Suggest at least two problems, opportunities, needs, or areas for improvement/change


1) Drain protectors need to be both easy and un-yucky to clean, and work well to keep gunk out of the drain.

2) Drain protectors seem like they should be a natural or included part of every sink. My stylist described a type of permanent drain protector that screwed into the drain, and I kind of knew what she was talking about, or have seen versions of what she described. However, she said that drain protector didn't work very well and wasn't practical. It needs to be simple a la Occam's razor.

3) This seems to be a product that people shouldn't have to think about, it should just work. I think that it is not in the interest of drain makers, however, to keep things from clogging the drain. Drain makers sell more drains if they get used and clogged, right? What incentive does the market have to fix this problem?


I wonder how well the Target suction cup would work, if there's a gap that everything that hits the sink can go down, it seems like it would only stop big things and you'd have to try to save them from going down the sink when you want to clean it.

I have a double basin sink at my house, on one side the protector blocks the drain (I don't think it's meant for my sink) or else it lets all the stuff through. The other side had a garbage disposal up until my roommate turned it on with something in it and burnt the motor out (that thing was awesome, I never had to worry about cleaning off plates).

What is the target hole size for letting stuff down the sink? It might be different depending on where the sink is being used. It seems like a toss up between water speed and catching everything.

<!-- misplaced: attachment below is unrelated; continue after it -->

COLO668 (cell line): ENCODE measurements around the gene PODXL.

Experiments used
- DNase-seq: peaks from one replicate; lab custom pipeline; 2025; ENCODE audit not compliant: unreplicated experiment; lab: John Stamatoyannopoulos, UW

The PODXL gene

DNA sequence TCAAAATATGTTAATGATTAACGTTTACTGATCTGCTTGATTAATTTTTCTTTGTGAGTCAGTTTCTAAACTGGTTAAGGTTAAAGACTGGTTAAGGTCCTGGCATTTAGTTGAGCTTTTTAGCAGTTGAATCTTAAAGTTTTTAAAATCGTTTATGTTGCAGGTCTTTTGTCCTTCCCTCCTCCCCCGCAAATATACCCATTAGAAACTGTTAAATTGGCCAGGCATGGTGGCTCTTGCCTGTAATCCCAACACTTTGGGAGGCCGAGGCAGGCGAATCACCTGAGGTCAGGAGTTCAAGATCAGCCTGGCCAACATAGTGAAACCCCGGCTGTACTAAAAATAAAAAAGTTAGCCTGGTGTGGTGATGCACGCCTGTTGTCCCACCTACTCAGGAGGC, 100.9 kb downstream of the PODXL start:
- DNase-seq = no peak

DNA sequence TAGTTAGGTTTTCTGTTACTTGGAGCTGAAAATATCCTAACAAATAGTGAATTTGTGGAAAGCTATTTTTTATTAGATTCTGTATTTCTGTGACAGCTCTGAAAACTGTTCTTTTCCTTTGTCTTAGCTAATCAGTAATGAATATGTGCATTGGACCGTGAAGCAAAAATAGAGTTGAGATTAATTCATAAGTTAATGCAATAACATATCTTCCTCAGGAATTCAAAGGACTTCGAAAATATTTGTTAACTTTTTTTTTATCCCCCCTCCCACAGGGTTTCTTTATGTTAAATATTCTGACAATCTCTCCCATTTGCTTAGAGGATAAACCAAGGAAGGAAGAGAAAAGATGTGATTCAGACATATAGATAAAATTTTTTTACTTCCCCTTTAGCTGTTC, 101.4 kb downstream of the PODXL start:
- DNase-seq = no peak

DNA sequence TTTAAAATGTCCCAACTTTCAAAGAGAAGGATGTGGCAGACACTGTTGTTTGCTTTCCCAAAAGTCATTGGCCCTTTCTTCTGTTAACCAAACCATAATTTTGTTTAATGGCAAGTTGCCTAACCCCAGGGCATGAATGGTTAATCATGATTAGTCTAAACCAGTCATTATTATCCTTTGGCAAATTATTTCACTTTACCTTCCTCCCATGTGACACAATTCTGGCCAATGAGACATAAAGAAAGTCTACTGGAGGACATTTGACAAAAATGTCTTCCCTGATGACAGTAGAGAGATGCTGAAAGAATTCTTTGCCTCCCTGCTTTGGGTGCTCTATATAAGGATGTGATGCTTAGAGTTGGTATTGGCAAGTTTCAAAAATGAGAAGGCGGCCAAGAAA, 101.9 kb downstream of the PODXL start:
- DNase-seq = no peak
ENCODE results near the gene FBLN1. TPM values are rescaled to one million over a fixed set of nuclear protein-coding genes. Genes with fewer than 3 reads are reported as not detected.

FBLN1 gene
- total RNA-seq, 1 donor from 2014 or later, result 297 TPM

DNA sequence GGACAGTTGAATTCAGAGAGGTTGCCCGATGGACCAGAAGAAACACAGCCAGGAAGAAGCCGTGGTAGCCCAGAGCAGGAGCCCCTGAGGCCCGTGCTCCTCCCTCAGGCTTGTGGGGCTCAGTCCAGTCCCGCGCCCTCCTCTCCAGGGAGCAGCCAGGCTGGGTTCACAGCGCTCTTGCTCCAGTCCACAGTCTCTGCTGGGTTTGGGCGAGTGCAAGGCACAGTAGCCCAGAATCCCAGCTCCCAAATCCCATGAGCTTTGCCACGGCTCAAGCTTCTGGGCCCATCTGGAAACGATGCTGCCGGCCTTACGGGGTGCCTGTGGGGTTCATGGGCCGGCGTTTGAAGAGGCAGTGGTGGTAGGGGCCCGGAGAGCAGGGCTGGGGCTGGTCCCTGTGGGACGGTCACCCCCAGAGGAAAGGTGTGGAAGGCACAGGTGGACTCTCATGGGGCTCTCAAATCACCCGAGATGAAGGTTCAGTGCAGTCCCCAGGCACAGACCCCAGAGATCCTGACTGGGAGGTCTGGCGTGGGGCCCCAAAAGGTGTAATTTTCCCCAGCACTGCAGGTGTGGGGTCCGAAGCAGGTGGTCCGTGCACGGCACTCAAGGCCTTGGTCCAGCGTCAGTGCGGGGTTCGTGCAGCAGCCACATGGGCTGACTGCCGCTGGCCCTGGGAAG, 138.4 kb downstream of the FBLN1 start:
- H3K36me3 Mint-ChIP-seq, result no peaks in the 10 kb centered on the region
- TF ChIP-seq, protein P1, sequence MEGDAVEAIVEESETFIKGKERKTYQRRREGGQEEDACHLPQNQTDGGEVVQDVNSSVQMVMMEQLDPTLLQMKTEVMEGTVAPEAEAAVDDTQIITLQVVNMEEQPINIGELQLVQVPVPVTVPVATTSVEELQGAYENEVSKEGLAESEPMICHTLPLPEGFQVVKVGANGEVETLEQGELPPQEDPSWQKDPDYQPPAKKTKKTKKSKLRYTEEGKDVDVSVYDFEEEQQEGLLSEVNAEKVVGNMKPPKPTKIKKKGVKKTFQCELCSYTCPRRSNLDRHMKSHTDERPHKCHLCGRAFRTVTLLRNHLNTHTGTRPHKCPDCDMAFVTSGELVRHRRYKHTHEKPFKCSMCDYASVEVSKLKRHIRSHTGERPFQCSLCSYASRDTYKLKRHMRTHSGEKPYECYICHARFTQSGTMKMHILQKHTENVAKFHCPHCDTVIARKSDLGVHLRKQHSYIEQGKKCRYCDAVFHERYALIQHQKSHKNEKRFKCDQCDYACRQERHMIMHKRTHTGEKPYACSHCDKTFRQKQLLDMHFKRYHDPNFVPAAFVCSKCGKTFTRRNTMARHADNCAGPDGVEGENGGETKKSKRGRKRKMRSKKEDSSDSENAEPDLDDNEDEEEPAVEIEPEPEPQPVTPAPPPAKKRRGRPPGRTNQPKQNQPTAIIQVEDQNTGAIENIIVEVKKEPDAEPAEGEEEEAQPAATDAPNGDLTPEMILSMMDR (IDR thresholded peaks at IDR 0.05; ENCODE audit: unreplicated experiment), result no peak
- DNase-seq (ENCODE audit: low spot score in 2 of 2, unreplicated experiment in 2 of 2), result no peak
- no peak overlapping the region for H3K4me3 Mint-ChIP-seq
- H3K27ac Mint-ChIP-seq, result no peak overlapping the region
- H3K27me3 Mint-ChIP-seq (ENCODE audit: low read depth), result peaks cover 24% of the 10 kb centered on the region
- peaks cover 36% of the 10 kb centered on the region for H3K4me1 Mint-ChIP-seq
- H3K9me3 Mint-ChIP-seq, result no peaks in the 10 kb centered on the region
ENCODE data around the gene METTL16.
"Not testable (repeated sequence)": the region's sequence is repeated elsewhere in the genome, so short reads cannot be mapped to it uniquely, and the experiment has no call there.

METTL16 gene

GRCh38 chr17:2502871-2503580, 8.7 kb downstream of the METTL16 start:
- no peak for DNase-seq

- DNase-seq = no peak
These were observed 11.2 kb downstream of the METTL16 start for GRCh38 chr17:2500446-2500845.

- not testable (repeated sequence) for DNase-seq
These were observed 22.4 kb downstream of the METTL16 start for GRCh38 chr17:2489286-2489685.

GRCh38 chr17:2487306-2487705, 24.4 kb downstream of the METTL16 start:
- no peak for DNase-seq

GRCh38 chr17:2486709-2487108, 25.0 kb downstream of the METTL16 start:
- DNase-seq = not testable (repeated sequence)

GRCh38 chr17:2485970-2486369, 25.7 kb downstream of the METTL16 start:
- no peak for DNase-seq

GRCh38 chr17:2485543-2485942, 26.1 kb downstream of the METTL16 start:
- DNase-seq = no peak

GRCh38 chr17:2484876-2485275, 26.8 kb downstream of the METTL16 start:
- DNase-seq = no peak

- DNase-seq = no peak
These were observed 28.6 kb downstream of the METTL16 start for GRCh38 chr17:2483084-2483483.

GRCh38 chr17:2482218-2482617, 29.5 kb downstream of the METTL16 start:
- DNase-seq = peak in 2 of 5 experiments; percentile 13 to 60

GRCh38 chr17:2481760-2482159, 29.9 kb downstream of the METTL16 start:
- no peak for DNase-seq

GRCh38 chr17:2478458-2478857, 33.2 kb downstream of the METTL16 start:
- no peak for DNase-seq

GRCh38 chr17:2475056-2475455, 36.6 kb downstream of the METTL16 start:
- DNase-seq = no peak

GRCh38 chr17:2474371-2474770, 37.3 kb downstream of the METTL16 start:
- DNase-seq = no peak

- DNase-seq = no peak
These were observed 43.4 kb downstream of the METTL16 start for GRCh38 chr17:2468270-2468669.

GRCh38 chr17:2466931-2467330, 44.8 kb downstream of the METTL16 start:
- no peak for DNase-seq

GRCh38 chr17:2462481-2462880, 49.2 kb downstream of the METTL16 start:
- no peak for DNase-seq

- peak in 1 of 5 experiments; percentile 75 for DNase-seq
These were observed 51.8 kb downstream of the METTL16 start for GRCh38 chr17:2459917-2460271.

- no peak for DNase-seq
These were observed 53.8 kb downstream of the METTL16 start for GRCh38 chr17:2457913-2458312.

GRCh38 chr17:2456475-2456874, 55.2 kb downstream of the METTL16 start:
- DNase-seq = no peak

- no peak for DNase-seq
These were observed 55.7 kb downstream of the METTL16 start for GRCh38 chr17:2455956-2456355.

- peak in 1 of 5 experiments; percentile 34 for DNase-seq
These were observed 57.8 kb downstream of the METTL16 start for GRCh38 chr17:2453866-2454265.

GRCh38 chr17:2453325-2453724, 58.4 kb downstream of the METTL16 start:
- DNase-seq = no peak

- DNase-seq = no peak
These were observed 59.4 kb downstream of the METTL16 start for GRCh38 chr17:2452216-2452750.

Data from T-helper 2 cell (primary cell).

Good work on getting lots of variety in your research, Baristas probably have different protectors than a hair salon and your kitchen.

This is a great topic, kind of wish I would have thought of it.

Another thing to maybe think about is the ease of cleaning a the drain itself. sometimes you have to take out a screw just to get a little snake down the drain, and if it was easier to take out, it might get cleaned more often.

Not that I'm an expert at drains or plumbing for that matter, but I don't agree with your statement in #3... I don't think there are 'drain-makers' that sell more drains because of clogs, so I do think there is a lot of incentive for manufacturers of sinks, to think about this more thoroughly. If anything... maybe plumbers pay them off so they can stay in business...

I don't quite understand the differences between your 3 opportunities, to me they are all saying the same thing; make it simple to clean.

I know it may be solving the wrong problem, but I think there are also opportunities for developing products that assist in cleaning, or even make it enjoyable. Or perhaps to divert hair from getting in the sink in the first place.

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This page contains a single entry by Brittany Edwards published on September 26, 2011 11:17 AM.

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